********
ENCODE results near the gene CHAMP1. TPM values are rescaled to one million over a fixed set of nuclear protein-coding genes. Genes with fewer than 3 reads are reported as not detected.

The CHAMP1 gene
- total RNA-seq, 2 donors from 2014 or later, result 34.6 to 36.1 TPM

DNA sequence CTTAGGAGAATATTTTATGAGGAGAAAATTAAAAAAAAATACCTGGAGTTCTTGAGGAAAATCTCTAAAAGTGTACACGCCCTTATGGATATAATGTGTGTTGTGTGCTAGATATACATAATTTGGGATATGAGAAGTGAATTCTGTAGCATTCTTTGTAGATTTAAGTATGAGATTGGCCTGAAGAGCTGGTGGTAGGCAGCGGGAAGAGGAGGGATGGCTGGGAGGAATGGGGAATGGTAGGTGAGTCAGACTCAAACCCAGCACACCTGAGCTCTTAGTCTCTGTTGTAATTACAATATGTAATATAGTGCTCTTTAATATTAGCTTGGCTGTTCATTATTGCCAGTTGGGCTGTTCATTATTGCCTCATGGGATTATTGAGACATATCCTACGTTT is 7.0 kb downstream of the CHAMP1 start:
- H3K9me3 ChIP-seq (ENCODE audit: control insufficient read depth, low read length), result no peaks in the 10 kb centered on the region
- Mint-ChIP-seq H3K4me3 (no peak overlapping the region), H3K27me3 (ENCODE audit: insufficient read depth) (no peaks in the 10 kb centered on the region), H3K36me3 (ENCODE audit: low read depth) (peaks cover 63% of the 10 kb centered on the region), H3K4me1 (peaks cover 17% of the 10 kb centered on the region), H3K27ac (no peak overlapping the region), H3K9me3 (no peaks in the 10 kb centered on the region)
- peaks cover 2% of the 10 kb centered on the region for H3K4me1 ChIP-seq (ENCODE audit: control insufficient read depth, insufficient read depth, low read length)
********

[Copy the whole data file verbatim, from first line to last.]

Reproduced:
ENCODE results near the gene CHAMP1. TPM values are rescaled to one million over a fixed set of nuclear protein-coding genes. Genes with fewer than 3 reads are reported as not detected.

The CHAMP1 gene
- total RNA-seq, 2 donors from 2014 or later, result 34.6 to 36.1 TPM

DNA sequence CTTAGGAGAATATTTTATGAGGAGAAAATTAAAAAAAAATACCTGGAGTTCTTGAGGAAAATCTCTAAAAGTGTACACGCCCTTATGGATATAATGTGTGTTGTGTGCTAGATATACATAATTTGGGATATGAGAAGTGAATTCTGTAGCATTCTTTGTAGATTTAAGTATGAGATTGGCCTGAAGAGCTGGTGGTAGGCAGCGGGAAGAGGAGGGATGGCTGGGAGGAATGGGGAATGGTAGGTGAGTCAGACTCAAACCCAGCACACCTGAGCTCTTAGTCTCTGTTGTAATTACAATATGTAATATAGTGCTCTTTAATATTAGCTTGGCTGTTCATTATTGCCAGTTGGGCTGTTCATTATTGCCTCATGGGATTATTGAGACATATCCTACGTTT is 7.0 kb downstream of the CHAMP1 start:
- H3K9me3 ChIP-seq (ENCODE audit: control insufficient read depth, low read length), result no peaks in the 10 kb centered on the region
- Mint-ChIP-seq H3K4me3 (no peak overlapping the region), H3K27me3 (ENCODE audit: insufficient read depth) (no peaks in the 10 kb centered on the region), H3K36me3 (ENCODE audit: low read depth) (peaks cover 63% of the 10 kb centered on the region), H3K4me1 (peaks cover 17% of the 10 kb centered on the region), H3K27ac (no peak overlapping the region), H3K9me3 (no peaks in the 10 kb centered on the region)
- peaks cover 2% of the 10 kb centered on the region for H3K4me1 ChIP-seq (ENCODE audit: control insufficient read depth, insufficient read depth, low read length)